Are They Making Too Much Anime - The Comprehensive Minds

Are They Making Too Much Anime

Are They Making Too Much Anime?

Out of all the anime that have aired on television since the pioneering premiere of Tetsuwan Atom in 1963, half began broadcasting after 2010. Let me repeat that Half OF the ANIME happened in the last eleven years. 

Well, that’s a slight oversimplification; the Redditor who tallied all this didn’t count movies – which have increased in production frequency over the years, but not quite so exponentially – or OVAs, which have declined precipitously since the late 90s and are now mostly just bonus episodes for tv anime. 

Are They Making Too Much Anime?
Are They Making Too Much Anime

Also, TV anime in the 70s and 80s tended to run several times longer than they do now, sometimes spanning multiple years, and while those two decades together only account for one-eighth of the total number of series in existence, all of that does add up, and the halfway mark for total minutes of anime made is probably closer to the early 2000s. 

Look the specific statistics don’t matter so much as the fundamental fact that more anime is being made now than in decades past by almost a literal order of magnitude. And it doesn’t look to be slowing down anytime soon. Even speaking as someone who wanted to watch so much anime all the time that I found a way to make it my job when I look at those numbers, I’ve gotta ask… is it all too much? 

The Root of this Growth

From the perspective of the people who actually have to make it, the answer’s an almost unequivocal yes. Japanese animators are both grossly overworked and disgustingly underpaid. This in turn means burnout rates for the industry are sky-high, and the supply of animators has not kept up with this exponentially rising demand for animation. 

Even with much of anime production moving overseas and online to compensate – you’d be shocked how many shows need to recruit animators from Twitter – conditions on the ground in Japan are only getting more hectic and stressful, even for production leads. You’d also be shocked by how many directors end up making more than one show in the same season. [Example: Mashiro no oto and combatants will be dispatched] 

So, if things are so rough for them, why are these studios biting off so much more than they can chew? They don’t really have much say in the matter, actually. Anime is produced not by individual animation houses, but by production committees of investors and corporate entities – manga publishers, merch manufacturers, Record Labels, TV Stations, and so on – with a shared interest in a given intellectual property. And studios themselves rarely sit on those committees, instead usually serving as work for hire contractors who don’t even get to set their own work schedules. Under this system, where they’re almost never stakeholders in the anime they make, studios hardly see a dime of the billions upon billions of dollars in annually record-setting revenue the anime industry generates through merchandise and overseas licensing.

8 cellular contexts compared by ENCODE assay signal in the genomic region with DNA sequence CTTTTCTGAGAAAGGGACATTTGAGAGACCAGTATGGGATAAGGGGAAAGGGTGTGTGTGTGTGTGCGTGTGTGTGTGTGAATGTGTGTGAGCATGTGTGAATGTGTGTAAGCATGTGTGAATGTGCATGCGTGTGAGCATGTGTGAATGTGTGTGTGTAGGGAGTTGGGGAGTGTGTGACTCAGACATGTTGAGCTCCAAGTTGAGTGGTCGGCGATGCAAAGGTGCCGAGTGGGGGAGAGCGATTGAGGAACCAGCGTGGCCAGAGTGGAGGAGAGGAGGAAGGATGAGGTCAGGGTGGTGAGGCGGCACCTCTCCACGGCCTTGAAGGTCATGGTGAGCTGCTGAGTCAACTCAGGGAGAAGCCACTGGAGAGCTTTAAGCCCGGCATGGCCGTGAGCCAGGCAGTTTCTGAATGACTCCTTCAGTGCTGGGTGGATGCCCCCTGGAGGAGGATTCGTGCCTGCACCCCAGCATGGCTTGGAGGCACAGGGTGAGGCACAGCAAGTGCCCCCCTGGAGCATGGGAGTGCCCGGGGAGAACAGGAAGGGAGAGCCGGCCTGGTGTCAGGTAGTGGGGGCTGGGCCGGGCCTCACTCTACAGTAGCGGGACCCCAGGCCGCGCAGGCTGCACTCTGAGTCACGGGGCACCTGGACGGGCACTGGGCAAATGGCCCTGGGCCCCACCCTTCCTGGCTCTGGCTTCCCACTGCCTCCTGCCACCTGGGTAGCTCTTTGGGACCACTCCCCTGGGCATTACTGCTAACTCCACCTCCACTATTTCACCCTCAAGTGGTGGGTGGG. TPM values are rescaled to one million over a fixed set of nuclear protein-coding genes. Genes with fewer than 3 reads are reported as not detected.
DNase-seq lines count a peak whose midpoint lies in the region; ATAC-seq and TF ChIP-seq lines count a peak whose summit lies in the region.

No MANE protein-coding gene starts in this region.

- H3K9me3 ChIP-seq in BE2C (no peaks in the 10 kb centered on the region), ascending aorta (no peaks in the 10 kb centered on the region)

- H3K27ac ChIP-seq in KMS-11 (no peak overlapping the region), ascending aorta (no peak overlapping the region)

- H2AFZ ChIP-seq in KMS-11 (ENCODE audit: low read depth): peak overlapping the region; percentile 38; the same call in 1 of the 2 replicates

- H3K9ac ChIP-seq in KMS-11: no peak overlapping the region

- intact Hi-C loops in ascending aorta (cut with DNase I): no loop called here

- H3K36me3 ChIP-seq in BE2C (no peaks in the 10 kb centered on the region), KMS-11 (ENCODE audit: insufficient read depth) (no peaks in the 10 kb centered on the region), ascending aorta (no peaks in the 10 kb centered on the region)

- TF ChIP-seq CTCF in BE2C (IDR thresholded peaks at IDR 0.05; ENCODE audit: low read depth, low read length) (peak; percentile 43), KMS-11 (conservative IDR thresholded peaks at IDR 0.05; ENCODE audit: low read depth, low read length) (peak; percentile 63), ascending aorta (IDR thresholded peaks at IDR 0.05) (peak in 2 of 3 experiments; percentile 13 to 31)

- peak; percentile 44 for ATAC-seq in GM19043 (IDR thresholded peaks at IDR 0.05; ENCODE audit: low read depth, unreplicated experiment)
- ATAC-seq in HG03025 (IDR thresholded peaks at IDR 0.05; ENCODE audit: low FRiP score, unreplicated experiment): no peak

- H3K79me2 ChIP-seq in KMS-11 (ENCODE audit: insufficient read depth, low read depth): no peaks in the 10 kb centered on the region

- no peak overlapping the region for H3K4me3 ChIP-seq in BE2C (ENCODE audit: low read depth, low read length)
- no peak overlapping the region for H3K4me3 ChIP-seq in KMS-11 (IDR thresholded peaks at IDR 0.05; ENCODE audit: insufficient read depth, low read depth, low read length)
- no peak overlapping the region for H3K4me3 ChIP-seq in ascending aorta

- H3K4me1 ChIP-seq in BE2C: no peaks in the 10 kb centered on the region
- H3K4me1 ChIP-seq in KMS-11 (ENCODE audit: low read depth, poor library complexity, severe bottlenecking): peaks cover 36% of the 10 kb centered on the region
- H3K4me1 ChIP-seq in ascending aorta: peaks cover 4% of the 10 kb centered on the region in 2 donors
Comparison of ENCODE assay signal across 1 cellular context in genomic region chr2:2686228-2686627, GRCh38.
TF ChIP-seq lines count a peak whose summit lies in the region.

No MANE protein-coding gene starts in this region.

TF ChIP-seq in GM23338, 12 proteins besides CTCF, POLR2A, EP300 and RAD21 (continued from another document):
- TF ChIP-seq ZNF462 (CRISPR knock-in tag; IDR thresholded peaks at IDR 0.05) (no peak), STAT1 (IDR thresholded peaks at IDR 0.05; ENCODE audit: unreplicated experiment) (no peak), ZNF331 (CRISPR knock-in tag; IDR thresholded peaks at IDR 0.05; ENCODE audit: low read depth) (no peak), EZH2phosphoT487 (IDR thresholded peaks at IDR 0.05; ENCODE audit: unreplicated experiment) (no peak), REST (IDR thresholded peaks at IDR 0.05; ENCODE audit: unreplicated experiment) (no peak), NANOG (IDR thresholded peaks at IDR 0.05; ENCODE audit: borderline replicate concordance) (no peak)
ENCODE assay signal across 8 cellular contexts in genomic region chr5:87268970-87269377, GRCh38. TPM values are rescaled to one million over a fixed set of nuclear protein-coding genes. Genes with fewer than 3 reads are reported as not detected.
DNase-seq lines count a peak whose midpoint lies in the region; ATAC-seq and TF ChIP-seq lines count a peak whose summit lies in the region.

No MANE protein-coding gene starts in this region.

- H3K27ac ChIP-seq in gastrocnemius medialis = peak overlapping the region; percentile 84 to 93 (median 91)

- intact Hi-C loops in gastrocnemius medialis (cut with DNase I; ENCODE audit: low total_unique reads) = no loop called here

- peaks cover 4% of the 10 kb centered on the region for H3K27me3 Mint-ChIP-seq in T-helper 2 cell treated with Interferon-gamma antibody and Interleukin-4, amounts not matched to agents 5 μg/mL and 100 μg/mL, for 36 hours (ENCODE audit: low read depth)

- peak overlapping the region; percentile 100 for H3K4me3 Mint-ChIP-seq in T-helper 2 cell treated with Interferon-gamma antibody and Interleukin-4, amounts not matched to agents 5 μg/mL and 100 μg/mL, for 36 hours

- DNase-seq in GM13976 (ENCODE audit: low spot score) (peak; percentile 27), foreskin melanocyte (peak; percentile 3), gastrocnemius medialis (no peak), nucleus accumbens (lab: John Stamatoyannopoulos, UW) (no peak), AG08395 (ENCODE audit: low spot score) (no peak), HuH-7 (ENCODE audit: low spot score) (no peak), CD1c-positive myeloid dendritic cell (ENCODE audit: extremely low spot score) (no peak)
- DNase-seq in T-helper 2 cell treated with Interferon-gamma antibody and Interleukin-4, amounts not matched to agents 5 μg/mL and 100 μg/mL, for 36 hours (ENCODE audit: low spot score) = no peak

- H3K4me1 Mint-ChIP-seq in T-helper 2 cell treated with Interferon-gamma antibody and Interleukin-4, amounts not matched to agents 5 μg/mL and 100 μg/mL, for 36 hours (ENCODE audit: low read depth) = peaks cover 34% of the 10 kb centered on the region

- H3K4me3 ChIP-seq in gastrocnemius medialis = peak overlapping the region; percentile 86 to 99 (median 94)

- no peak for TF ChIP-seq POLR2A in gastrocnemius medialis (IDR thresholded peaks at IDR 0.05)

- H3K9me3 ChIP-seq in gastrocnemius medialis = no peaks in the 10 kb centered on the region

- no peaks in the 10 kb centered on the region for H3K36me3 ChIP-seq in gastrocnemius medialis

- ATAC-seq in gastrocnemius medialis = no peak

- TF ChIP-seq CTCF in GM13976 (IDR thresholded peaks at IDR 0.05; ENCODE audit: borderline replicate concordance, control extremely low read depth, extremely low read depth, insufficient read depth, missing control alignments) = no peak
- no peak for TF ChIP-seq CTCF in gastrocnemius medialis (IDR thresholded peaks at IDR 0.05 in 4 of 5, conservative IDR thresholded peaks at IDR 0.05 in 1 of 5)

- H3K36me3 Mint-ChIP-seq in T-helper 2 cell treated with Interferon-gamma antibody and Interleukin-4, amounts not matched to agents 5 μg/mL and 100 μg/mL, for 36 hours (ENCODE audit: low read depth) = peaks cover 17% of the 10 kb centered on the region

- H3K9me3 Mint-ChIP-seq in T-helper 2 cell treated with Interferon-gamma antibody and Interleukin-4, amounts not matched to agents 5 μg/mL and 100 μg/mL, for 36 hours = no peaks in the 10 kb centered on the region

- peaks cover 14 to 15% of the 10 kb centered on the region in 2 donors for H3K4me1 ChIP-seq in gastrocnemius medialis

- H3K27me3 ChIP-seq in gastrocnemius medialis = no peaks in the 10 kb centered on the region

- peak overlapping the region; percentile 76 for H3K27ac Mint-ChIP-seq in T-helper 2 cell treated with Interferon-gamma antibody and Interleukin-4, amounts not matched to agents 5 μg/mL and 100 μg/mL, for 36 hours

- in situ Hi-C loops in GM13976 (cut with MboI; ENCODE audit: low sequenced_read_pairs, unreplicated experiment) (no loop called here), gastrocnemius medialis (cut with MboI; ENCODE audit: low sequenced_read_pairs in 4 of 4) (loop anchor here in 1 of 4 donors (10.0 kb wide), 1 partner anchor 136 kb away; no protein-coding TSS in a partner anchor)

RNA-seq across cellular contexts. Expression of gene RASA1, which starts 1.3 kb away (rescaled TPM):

Almost all of the money to cover their operating expenses comes exclusively from up-front production budget payments. Which, as you’ll know if you watched The Power of Sakuga, are uniformly way smaller than you’d think they’d be. So most studio heads basically have to take as many contracts as they can get, not as many as they can handle. And the companies who do actually call the shots want to make as many anime a year as they possibly can, because with overseas interest in anime growing, so too is the potential market for merch, and the chance that a show will find enough of a niche audience to turn a profit. 

Not to mention, licensing fees for foreign streaming platforms, who pick up essentially everything the industry puts out, have raised the baseline revenue for every single show. The risks that come with anime flopping are far lower than they used to be for these companies, while the rewards for success are that much greater several times over. 

This is especially important for print publishers, as any Manga or Light novel with a TV presence is all but guaranteed to move a greater volume of volumes than one without, ESPECIALLY overseas. In almost all cases greenlighting an anime based on any decently-selling piece of print media you own is a safe bet to increase those sales. And the more times you make that bet, the better your odds get of hitting the Demon Slayer jackpot. 


I suspect that’s the reason Kadokawa has recently pledged to produce 40 anime annually for the foreseeable future – that’s almost a whole season’s worth from just one company –. And I foresee that it won’t be just one company working like that for long; as long as food costs money, media’s gotta follow the market and exist for the sake of marketing as much as the sake of art

Probable Upsides (Plus Additional Downsides)

There are non-monetary upsides to all this too much anime, of course. I imagine it’s quite exciting for all the artists and authors out there whose work never would have been adapted even a decade ago. Especially the anime-inspired foreign creators of stuff like Highschool of God and God of Tower. It’s also pretty exciting as a viewer to be living in a time when classic “unadaptable” manga like Banana Fish and Pluto is finally getting animated.